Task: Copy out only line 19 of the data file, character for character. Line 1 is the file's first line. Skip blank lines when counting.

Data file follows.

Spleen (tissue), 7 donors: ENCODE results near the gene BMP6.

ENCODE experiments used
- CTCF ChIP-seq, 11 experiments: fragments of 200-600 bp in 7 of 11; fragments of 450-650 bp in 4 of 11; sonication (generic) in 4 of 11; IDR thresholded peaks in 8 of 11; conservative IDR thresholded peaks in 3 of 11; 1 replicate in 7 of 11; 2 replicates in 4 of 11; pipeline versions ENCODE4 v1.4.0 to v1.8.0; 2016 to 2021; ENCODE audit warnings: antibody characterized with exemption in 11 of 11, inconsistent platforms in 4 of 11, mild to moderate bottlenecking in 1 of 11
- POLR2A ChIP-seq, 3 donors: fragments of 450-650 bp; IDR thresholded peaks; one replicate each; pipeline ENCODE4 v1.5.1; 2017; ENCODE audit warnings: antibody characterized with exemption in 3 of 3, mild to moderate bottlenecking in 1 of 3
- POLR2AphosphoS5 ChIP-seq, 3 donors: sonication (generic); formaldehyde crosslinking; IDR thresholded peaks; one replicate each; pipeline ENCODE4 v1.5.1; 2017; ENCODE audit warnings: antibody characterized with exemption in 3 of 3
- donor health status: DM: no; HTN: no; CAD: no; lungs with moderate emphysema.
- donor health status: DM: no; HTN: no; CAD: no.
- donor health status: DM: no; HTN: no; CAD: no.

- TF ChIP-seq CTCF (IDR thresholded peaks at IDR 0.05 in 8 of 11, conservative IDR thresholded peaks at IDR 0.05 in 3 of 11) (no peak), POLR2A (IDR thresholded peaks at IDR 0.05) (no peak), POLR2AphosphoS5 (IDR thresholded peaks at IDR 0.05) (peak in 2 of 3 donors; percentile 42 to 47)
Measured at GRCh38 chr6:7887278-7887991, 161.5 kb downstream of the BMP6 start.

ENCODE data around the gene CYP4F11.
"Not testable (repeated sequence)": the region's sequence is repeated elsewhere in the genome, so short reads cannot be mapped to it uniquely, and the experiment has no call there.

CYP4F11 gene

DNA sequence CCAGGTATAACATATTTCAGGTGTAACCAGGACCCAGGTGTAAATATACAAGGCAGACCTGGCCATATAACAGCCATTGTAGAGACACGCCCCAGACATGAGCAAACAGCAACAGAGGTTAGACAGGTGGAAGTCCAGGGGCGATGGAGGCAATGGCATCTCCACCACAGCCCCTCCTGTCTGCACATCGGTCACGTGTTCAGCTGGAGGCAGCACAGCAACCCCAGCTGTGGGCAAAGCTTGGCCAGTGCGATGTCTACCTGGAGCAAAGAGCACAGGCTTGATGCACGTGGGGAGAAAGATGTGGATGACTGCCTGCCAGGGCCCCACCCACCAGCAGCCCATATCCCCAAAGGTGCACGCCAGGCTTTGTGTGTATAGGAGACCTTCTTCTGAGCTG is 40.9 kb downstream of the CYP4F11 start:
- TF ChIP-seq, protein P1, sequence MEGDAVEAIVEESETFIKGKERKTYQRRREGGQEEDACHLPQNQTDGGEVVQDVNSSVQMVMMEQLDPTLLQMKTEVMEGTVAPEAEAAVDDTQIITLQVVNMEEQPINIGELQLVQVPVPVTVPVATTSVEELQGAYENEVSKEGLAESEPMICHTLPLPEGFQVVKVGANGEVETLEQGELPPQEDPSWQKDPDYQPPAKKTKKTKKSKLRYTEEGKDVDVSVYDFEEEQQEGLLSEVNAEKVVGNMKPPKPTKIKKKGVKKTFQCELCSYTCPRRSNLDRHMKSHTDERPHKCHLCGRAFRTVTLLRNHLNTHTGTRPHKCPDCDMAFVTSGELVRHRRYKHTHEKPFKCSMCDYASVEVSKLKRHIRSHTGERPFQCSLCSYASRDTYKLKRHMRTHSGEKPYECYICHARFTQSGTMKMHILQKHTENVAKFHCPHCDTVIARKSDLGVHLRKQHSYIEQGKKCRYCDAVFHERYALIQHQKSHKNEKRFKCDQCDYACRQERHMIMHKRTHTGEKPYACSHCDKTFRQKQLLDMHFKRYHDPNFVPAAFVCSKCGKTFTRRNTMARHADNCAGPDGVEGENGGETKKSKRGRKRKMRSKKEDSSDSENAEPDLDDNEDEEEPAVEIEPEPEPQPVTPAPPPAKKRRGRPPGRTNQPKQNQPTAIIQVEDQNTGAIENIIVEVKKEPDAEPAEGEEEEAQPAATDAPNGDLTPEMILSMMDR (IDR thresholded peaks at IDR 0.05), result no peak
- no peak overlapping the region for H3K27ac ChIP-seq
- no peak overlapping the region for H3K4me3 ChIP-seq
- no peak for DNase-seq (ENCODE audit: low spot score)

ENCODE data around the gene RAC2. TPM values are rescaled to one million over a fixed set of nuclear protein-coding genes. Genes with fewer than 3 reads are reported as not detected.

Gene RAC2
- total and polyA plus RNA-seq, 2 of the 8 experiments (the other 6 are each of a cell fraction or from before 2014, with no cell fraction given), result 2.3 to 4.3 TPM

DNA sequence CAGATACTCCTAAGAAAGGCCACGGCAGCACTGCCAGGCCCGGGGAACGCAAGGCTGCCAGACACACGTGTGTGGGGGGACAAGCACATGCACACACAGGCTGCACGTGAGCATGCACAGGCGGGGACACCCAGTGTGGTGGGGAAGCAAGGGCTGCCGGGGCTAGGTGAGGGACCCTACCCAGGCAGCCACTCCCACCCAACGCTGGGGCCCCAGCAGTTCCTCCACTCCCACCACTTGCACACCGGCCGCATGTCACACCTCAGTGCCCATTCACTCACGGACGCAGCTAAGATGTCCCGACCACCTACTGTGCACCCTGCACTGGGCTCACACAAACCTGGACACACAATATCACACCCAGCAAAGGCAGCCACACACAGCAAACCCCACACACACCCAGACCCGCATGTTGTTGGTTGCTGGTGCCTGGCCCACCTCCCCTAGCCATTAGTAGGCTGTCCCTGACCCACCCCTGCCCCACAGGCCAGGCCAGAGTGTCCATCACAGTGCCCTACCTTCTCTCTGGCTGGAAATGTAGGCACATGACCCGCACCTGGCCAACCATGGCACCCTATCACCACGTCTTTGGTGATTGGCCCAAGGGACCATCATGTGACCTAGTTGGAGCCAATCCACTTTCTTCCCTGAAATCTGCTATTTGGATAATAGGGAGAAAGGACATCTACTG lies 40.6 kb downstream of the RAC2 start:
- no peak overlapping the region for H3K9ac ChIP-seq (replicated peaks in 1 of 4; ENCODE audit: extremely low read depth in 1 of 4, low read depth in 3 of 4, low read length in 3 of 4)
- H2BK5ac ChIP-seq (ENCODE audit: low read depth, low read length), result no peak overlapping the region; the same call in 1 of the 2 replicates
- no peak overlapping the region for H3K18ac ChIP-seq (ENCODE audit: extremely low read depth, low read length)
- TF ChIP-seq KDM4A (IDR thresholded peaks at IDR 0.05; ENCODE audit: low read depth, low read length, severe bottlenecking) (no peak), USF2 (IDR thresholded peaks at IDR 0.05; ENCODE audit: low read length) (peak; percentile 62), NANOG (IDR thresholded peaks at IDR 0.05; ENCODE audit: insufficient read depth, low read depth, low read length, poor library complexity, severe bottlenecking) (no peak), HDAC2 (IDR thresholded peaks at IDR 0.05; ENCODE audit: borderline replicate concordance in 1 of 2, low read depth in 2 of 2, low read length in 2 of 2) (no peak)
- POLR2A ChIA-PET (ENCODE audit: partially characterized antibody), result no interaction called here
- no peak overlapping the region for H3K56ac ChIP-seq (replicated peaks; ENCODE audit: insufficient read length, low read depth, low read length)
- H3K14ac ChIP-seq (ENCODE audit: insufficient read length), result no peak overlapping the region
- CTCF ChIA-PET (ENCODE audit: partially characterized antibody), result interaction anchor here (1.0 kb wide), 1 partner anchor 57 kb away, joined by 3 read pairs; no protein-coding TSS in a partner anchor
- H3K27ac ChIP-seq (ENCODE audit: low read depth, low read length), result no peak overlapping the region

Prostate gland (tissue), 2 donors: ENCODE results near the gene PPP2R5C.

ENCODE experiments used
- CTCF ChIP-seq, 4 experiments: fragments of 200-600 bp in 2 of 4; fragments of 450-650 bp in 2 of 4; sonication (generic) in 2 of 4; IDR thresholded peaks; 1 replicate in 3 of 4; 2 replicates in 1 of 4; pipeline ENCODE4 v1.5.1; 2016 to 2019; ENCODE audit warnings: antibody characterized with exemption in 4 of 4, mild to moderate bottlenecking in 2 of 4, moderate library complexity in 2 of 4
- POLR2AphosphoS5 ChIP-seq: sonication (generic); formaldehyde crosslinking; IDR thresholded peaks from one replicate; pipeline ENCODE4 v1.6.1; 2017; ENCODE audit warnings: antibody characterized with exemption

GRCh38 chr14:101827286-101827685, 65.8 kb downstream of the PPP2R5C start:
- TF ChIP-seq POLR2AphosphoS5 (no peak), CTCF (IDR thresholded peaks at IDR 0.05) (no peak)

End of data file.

ENCODE data around the gene RAC2. TPM values are rescaled to one million over a fixed set of nuclear protein-coding genes. Genes with fewer than 3 reads are reported as not detected.